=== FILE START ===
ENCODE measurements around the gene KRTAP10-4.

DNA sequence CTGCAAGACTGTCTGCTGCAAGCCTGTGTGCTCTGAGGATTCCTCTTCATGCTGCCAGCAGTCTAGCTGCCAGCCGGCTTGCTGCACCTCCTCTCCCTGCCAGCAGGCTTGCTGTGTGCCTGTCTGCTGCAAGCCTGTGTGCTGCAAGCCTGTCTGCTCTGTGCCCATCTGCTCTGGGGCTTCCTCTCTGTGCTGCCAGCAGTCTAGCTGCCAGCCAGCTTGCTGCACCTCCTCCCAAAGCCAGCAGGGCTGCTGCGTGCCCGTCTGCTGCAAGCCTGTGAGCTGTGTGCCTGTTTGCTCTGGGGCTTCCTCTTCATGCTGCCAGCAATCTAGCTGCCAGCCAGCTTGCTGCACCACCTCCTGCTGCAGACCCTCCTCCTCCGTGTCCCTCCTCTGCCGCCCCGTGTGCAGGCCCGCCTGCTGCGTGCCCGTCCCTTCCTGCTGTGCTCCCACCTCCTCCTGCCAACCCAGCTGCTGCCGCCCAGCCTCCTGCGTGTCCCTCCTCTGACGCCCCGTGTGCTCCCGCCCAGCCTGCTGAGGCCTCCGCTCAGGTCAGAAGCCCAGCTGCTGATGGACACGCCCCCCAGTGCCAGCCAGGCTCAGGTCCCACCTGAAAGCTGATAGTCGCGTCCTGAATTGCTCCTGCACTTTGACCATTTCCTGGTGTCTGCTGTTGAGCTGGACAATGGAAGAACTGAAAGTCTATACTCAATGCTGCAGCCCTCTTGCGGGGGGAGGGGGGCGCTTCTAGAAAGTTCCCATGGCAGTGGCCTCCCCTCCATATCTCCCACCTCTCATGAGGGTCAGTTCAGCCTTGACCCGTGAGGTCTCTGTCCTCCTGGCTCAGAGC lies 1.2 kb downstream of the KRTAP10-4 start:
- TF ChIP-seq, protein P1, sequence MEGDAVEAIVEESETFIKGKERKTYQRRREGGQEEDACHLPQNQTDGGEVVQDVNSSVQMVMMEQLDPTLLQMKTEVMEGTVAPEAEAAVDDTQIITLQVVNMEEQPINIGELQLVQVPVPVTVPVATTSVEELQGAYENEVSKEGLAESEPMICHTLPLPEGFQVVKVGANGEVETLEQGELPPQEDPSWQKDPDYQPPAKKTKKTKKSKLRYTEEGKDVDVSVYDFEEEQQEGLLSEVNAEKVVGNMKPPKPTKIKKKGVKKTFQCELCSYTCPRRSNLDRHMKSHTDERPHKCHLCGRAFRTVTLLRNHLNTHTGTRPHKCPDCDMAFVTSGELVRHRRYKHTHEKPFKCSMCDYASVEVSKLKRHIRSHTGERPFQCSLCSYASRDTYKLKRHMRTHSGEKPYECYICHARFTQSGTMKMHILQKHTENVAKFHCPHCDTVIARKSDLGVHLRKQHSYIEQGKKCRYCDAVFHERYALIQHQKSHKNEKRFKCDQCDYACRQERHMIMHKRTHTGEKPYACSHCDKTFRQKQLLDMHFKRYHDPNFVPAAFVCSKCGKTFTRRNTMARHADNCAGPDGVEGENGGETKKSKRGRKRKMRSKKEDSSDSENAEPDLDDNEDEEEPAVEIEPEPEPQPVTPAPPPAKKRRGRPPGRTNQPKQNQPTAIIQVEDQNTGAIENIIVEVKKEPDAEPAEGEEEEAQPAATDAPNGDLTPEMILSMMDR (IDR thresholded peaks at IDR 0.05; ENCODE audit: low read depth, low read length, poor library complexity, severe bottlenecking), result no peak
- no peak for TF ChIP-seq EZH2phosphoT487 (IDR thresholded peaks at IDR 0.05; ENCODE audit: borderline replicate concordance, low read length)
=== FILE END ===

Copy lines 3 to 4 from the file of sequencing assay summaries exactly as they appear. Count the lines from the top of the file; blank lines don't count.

- TF ChIP-seq, protein P1, sequence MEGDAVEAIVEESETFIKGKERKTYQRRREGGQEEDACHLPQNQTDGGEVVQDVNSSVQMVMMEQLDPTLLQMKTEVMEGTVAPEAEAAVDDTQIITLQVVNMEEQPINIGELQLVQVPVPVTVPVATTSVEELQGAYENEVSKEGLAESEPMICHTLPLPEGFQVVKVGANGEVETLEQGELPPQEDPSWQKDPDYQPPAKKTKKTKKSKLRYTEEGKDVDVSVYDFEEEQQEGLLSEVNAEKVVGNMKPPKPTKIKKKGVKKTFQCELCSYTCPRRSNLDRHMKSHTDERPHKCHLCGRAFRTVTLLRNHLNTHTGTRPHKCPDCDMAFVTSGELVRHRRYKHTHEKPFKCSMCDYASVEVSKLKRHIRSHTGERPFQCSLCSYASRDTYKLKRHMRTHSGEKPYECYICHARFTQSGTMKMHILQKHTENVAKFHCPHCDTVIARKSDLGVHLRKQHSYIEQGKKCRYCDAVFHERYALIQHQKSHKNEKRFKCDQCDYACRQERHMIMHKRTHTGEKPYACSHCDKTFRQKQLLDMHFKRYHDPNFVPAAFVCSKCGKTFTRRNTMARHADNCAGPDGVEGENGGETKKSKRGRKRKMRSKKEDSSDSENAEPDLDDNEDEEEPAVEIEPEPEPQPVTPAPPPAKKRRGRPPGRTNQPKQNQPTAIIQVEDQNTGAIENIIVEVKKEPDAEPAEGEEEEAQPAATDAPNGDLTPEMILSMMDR (IDR thresholded peaks at IDR 0.05; ENCODE audit: low read depth, low read length, poor library complexity, severe bottlenecking), result no peak
- no peak for TF ChIP-seq EZH2phosphoT487 (IDR thresholded peaks at IDR 0.05; ENCODE audit: borderline replicate concordance, low read length)